And what about sending emails that have emotional repercussions? When we copy third parties, without much forethought, the emails land as unguided missiles in the recipients' mailboxes. Before reaching for the keyboard, reach for the phone and ask to meet with the person. Better still, invite him or her for coffee or lunch. Watch what happens.
4. Communicate criticism and praise differently.
Words of praise are always welcome, whether they're delivered in person or by email. One could argue that expressing praise by email is even preferred by the recipient. Who among us has not treasured rereading an email that compliments us, or keeping a memento of a complimentary note we received? Criticism, however, is different. Do it in person so you can accomplish what you need to in order to improve a person's performance without unintentionally leaving behind a sting that hurts the long-term relationship. If you're managing a remote workforce, deliver the feedback by phone. Next to our facial expressions, our voice is the most powerful communication technology.
5. Improve your decision-making.
"There's no idea that you have inside your head," Chris Brogan says, "that wouldn't be better served by a 10-minute chat with someone smarter than you." This applies to everyone—whether you're a business owner, solo entrepreneur or manager.
There is scientific proof that flourishing is not a solo endeavor. "It's scientifically correct to say that nobody reaches his or her full potential in isolation," says Barbara L. Fredrickson, a professor of psychology at the University of North Carolina. Fredrickson's advice is to connect with others every day, no matter what. This means intentionally clearing up some space in your life so you can strategically create some human moments. Not only will this improve your decision-making process, but it can also heighten your creativity. Take an inspiration from IDEO, the most successful design company in the world: It strongly believes that the group ultimately can come up with the best decision. Its approach to innovation is summed with this statement: "Enlightened trial and error succeeds over the planning of the lone genius."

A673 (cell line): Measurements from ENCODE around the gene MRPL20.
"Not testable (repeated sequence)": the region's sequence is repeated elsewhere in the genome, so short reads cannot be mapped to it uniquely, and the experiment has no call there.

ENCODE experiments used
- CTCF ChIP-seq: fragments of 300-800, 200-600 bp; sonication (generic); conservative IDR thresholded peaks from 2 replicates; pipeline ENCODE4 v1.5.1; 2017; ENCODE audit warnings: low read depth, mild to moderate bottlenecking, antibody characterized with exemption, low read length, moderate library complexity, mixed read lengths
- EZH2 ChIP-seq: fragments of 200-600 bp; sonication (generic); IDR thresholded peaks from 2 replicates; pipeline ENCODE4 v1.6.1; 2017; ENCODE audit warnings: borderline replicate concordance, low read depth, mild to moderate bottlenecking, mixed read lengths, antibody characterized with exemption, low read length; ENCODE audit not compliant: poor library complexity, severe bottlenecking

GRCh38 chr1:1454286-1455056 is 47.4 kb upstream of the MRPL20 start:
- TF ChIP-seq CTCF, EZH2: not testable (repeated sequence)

Isolation hinders the performance not only of solo entrepreneurs, but of CEOs of large organizations as well. According to The CEO Snapshot Survey conducted by RHR International, 50 percent of all CEOs report experiencing loneliness in the role, and of this group, 61 percent believe that the isolation hinders their performance. First-time CEOs are particularly susceptible to this isolation, with nearly 70 percent of those who experience loneliness saying it negatively affects their ability to do their jobs. Nearly half of all CEOs estimate that most other leaders experience similar feelings of loneliness. It's clear that establishing a human connection with trusted peers and confidants, or seeking the advice of coaches or consultants, is a smart move.
6. Improve your virtual communications.
While connecting face-to-face is imperative for a host of reasons, this is sometimes not possible with a virtual workforce. There are many ways to maintain a human touch in these relationships. One of them is migrating to highly visual and auditory apps such as Webex, GoToMeeting, Adobe Breeze Meeting or OmniJoin. And don't forget Google + Hangouts. For a quick meeting, you can also download the free Meeting Burner. These tools allow you to communicate electronically similarly to how you communicate in person. Often, some of these tools are used by companies only for important meetings. Consider using them more frequently.
Read more articles on company culture.
Bruna Martinuzzi is the founder of Clarion Enterprises Ltd., and the author of two books: Presenting with Credibility: Practical Tools and Techniques for Effective Presentations and The Leader as a Mensch: Become the Kind of Person Others Want to Follow.